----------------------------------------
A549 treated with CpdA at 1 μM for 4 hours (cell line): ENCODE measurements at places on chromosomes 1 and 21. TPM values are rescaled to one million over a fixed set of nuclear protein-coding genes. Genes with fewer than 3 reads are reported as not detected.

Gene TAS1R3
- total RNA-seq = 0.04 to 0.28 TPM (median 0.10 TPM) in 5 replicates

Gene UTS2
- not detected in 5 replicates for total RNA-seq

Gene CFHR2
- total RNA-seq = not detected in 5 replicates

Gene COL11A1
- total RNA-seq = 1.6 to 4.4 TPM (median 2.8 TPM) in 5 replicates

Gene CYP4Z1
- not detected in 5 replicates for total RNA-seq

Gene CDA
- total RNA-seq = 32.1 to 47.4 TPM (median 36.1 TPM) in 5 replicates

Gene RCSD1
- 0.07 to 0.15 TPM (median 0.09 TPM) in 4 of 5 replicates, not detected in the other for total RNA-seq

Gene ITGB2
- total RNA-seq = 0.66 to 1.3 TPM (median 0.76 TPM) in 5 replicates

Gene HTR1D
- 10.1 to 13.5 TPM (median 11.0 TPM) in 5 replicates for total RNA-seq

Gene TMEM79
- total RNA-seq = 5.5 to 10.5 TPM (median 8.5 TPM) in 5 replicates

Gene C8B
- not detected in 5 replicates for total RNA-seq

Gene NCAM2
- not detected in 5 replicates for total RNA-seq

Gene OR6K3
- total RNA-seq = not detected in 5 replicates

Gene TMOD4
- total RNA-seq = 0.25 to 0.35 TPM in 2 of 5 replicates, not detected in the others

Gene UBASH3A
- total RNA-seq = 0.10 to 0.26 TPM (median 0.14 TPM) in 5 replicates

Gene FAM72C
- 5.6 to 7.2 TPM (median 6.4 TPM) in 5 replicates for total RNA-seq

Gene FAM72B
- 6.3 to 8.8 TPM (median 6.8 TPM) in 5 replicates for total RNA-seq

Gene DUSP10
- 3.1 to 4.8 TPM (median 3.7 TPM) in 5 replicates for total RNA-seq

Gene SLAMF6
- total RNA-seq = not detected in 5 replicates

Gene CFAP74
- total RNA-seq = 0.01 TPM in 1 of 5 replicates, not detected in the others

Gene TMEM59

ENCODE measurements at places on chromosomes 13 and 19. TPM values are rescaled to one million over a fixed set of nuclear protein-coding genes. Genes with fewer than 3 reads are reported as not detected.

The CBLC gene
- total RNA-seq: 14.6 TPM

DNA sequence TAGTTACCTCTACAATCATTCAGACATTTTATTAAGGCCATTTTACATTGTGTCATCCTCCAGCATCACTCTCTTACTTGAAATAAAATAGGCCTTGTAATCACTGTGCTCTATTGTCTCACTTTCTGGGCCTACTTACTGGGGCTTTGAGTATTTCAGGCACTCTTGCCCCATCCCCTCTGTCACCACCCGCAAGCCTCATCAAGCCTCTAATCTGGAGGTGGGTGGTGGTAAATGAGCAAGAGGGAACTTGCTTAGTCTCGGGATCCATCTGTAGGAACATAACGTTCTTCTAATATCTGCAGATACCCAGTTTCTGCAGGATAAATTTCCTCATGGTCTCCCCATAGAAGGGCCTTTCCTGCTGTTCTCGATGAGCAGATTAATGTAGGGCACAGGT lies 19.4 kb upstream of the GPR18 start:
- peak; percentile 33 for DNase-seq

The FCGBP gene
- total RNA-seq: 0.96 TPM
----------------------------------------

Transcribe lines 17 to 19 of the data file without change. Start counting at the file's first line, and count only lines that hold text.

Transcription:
- total RNA-seq = 0.66 to 1.3 TPM (median 0.76 TPM) in 5 replicates

Gene HTR1D
- 10.1 to 13.5 TPM (median 11.0 TPM) in 5 replicates for total RNA-seq